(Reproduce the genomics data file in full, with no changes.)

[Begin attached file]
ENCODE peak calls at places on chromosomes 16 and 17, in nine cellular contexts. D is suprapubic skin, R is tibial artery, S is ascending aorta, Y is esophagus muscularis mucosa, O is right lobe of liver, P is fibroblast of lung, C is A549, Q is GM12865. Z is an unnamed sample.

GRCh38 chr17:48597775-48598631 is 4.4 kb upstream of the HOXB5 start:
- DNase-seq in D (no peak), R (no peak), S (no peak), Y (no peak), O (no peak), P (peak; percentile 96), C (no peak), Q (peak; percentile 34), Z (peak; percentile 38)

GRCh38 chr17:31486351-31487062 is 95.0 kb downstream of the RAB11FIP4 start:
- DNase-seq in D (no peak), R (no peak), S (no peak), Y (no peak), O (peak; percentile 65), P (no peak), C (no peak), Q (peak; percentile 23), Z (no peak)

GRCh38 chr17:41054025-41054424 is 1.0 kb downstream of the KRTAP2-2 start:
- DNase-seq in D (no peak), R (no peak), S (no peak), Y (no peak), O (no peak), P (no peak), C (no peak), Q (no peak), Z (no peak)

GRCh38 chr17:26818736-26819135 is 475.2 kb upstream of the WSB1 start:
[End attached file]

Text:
ENCODE peak calls at places on chromosomes 16 and 17, in nine cellular contexts. D is suprapubic skin, R is tibial artery, S is ascending aorta, Y is esophagus muscularis mucosa, O is right lobe of liver, P is fibroblast of lung, C is A549, Q is GM12865. Z is an unnamed sample.

GRCh38 chr17:48597775-48598631 is 4.4 kb upstream of the HOXB5 start:
- DNase-seq in D (no peak), R (no peak), S (no peak), Y (no peak), O (no peak), P (peak; percentile 96), C (no peak), Q (peak; percentile 34), Z (peak; percentile 38)

GRCh38 chr17:31486351-31487062 is 95.0 kb downstream of the RAB11FIP4 start:
- DNase-seq in D (no peak), R (no peak), S (no peak), Y (no peak), O (peak; percentile 65), P (no peak), C (no peak), Q (peak; percentile 23), Z (no peak)

GRCh38 chr17:41054025-41054424 is 1.0 kb downstream of the KRTAP2-2 start:
- DNase-seq in D (no peak), R (no peak), S (no peak), Y (no peak), O (no peak), P (no peak), C (no peak), Q (no peak), Z (no peak)

GRCh38 chr17:26818736-26819135 is 475.2 kb upstream of the WSB1 start: